Challenging Small Town Stereotypes: Minority Rules


Trevor Katomski, Reporter

In Durango High School, there isn’t much of a variety among students when looking at both ethnicity and religion. Throughout the town of Durango, the variety expands a little, but it is still scarce and always has been.

Fr. Jayden Brown a young African American male here at DHS said, “People here don’t see me for the color of my skin they see me for the person I am. My race really doesn’t mean anything to them.”

Even though there isn’t much diversity, students still welcome each other with open arms all throughout the school.

Junior Austin Thrailkill has experienced what a lot of students here at Durango High School have not, being the minority.

Albuquerque is a lot different than it is here. Students here openly welcome one another, while there it was the exact opposite. People had to stay with their race and couldn’t really talk to others,” said Thrailkill.

Some towns have more diversity however when it comes to racial differences though. Spanish teacher Maria Gonzales said, “It was pretty well balanced between whites and hispanics in Santa Fe, New Mexico.”

Obviously, big cities and small towns will be different in how they accept people, but one thing remains the same: no matter where you go, there is always a minority.

A religious minority also exist here in Durango. Religious groups exist not only in Durango, but here at DHS as well.

Christianity is a popular religion among the people of Durango. A few people, however, do choose to stand out and believe in their own ideas rather than join the set or normal beliefs.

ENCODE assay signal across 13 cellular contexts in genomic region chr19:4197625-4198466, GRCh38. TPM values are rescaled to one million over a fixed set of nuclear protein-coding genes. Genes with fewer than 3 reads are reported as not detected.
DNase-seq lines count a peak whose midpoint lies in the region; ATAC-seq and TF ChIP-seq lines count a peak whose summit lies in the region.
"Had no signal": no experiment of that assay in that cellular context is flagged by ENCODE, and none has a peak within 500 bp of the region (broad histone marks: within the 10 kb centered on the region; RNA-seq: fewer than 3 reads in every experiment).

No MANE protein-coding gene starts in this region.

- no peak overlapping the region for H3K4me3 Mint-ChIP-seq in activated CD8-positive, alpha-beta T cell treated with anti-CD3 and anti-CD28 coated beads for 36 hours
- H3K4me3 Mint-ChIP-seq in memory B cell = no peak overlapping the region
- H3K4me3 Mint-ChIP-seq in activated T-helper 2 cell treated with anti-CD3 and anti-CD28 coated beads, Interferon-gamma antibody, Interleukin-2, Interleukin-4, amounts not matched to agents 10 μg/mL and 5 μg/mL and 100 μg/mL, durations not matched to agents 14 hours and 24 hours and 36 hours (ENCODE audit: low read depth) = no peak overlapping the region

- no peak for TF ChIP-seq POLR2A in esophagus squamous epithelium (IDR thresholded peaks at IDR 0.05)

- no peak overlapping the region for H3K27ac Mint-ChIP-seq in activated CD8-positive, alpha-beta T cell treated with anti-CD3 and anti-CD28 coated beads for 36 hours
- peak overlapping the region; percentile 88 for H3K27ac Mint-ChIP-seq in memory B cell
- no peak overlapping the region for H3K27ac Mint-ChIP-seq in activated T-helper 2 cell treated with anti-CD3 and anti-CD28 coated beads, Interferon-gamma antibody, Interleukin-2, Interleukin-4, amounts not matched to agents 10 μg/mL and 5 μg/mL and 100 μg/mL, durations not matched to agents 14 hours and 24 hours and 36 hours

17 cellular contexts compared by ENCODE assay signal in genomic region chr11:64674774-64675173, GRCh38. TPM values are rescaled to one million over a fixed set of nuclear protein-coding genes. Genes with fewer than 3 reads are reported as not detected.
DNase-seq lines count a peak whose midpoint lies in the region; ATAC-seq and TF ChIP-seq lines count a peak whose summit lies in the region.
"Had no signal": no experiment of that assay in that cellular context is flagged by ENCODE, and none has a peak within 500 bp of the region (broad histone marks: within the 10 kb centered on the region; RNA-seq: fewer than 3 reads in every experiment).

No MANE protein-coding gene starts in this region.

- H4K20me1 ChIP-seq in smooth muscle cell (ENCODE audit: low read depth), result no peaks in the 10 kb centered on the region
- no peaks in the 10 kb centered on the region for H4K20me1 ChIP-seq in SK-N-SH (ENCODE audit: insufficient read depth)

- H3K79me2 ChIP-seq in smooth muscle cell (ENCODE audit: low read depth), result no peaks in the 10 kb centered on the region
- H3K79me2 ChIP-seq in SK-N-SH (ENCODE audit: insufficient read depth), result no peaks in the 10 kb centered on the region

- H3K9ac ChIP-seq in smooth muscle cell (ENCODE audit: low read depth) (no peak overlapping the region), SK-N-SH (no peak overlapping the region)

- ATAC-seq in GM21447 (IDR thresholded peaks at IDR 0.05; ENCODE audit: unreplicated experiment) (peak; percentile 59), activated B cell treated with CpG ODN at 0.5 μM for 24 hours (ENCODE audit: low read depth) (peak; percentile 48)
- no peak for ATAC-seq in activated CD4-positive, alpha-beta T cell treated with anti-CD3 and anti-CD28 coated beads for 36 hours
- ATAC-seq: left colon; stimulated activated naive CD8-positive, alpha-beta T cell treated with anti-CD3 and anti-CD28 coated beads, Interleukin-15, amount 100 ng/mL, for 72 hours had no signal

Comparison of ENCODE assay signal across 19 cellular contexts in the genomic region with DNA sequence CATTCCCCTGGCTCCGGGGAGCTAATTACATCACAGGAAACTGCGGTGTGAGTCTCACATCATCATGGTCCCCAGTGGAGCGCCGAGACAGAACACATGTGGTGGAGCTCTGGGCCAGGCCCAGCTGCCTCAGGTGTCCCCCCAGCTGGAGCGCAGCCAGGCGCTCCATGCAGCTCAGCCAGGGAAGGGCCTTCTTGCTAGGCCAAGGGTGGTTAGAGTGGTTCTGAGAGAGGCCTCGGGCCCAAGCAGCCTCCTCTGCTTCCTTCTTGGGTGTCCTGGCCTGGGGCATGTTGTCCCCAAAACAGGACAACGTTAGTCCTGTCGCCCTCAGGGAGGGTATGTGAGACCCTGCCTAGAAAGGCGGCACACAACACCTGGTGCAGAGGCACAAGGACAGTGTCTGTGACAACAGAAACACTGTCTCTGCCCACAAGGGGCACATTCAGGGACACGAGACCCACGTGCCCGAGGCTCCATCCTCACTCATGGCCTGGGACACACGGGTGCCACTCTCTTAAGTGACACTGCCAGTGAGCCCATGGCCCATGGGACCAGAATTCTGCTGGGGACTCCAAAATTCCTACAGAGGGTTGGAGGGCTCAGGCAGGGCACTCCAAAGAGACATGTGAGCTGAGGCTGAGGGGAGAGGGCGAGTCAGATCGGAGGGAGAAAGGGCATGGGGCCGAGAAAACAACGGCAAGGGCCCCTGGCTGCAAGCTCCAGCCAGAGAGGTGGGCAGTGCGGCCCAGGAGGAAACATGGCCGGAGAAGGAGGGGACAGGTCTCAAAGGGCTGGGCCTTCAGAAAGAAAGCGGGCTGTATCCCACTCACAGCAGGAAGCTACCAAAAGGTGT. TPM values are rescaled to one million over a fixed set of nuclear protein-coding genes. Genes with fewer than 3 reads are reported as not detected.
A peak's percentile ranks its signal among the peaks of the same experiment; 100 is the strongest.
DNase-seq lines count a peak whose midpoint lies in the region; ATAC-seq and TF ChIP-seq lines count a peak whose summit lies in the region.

“I sometimes feel like an outcast when people find out I’m an Atheist. It’s not normal not to believe in a God here,” said So. Pandora Tucker.

Tucker wasn’t the only one to feel the oppressive touch of religion here in Durango, Thrailkill has as well. “As soon as people found out that I am atheist, they started looking at me differently. It hasn’t changed my beliefs though,” Thrailkill said.

Both Thrailkill and Tucker choose to stick with their beliefs throughout everything like the looks, stares and comments.

No matter where you go, how small or big of a city a person is in a minority will always exist. People who stand out from others.

Minority comes in all shapes, sizes, religions and sexualities as well. Most people now days accept gay marriage, or at least tolerate it. There are still people out there who don’t accept gay marriage. Homosexuality is the smallest minority here in Durango, it’s hardly ever seen.

Jeffrey Laskey, a manager at at the McDonald’s here in Durango, is a gay man.

“I have felt out of place here, but lately it’s been less and less. Mainly because I just don’t care anymore even though I know it’s still there,” said Laskey.